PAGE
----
Upcoming estate planning should be a concern for high net worth clients as the tax landscape changes as Biden is managed.
The inheritance tax exemption imposed by the Tax Cut and Employment Act will expire in five years – possibly sooner as the new Congress prepares for a tax review in Biden. “There are legitimate concerns that the exemption … may be as low as $ 3 million,” said Mike Winn, managing partner, corporate succession and planning for Audent Family Wealth Advisors in Los Angeles.
For high net worth clients, planning now requires a broader understanding of trusts, changing gift habits, and covering the basics of existing plans, the advisors said.
“You are also forced to address issues that are emotional and sometimes painful to discuss, such as your death, frailty in old age and sometimes skeletons in the family closet,” said Michelle Clary, CEO and Senior Wealth Advisor, Piton Wealth, Thrivent Advisor Network in Kennewick, Washington.
Clary said her firm has been using disclaimer-funded bypass trusts for the past decade in the expectation that federal tax exemption will one day decrease.
“Now is the time to consider estate and gift planning techniques such as granting retirement benefits,” said Brent Lipschultz, National Tax Group partner and personal financial advisor on international taxes for EisnerAmper in New York. “Spousal Limited Access Trusts (SLATs) should also be considered when a couple is concerned about future cash flow.”
A SLAT is an irrevocable trust in which one spouse makes a gift in a trust that benefits the other spouse while maintaining restricted access to the assets and removing the assets from their combined estates. A spouse can “benefit indirectly” as long as the non-donor spouse remains married to the donor, Lipschultz said.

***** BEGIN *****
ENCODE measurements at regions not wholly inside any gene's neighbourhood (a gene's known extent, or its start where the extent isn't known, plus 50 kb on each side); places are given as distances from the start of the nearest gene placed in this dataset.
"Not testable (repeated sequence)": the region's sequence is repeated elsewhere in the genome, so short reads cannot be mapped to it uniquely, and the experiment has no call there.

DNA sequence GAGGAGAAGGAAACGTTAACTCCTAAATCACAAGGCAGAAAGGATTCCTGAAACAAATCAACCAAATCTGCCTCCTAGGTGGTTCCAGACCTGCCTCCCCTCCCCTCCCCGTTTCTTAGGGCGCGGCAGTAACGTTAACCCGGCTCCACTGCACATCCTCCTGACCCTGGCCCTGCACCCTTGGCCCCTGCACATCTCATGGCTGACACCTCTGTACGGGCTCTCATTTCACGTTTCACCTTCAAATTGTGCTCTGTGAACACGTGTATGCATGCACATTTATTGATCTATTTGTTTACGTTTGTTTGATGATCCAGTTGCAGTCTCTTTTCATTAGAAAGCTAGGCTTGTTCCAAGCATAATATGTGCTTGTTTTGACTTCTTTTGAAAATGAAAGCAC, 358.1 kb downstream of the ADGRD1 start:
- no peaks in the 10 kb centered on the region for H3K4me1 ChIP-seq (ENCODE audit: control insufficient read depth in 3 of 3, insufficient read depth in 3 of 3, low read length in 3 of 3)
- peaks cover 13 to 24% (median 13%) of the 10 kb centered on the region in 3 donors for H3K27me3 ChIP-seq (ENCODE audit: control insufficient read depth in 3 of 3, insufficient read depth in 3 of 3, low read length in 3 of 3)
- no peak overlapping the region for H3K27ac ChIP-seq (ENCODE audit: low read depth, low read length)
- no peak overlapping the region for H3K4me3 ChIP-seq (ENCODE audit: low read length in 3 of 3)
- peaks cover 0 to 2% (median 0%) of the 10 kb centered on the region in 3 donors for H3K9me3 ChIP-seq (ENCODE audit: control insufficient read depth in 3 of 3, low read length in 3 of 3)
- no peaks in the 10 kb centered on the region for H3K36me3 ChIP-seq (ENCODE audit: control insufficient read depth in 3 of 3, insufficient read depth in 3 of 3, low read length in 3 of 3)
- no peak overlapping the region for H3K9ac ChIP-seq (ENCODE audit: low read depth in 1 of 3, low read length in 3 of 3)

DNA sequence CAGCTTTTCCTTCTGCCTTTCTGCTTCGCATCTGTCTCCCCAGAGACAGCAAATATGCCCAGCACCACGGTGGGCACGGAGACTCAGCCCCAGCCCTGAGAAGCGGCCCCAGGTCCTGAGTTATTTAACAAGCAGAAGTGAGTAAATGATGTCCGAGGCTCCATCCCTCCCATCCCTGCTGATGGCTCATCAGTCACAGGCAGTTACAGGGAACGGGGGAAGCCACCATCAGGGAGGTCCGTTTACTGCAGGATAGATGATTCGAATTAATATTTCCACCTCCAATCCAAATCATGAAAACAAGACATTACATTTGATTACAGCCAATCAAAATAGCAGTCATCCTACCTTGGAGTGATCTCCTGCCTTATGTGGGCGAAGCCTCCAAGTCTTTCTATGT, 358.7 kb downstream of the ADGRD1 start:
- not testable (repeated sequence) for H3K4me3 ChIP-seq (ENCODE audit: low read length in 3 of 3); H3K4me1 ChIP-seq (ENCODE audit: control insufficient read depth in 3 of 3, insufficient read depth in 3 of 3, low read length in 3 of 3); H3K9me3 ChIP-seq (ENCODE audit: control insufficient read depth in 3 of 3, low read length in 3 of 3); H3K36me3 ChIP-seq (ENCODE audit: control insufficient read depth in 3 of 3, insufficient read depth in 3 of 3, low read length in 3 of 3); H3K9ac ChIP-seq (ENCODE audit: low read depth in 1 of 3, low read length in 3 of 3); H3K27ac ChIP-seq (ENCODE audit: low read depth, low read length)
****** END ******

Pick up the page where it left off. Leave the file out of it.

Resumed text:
“If the spouse / beneficiary, the donor’s spouse or spouse’s divorce dies prematurely, that indirect access disappears,” added Karen L. Goldberg, who is responsible for the Trusts and Estates group in EisnerAmper’s New York office. “For this reason, both spouses typically set up SLATs for each other, understanding that the trusts must be different enough [to] Remove the trust assets from the estate of the donor spouse. “
Instruments that can be used to give away more than the Estate / Gift Tax Exemption also include the Grantor’s Withheld Annuity Trust (GRAT) and Sale to an Intentionally Defective Trust (IDGT). They are “very effective in our historically low interest rate environment,” Goldberg said. With a GRAT, the customer transfers ownership to a trust for an annual fixed payment. With a sale to an IDGT, the customer is selling property to a trust in exchange for a balloon note, she said.
For both 2020 and 2021, the annual gift tax exclusion is $ 15,000 per donor and recipient. “The relatively simple strategy of aggressive lifelong gift giving using the $ 15,000 per year exclusion shouldn’t be overlooked,” said Clary. With a large family in particular, this annual aggregate can add up quickly and be an effective way to get money out of a taxable estate, he said.
Brian Corrigan, partner at New York law firm Farrell Fritz and probate specialist, advises clients to stop willers objecting to an early probate review. Lawyers should document how the lawyer-client relationship came about and how drafts and correspondence with the client were reviewed.
Protection of the will itself by noting communications, time entries, correspondence, or notes pertaining to the execution will be sought upon discovery, Corrigan said. Other people who have access to the customer’s papers could steal or destroy the original.
Review an estate plan at least every five years – sooner if tax law or family circumstances change, advisors said. The jurisdiction in which the trust is structured can also be critical, Winn said. “There are a number of other states where trusts are perpetual. This can be especially beneficial in a state like Wyoming or Delaware, which not only allows perpetual trusts but also has no state income tax, ”he said.
Having a living trust can help avoid willing a will and pass the wealth directly on to the heirs, Winn said. “Over time, most estate plans become very fragmented,” he added.
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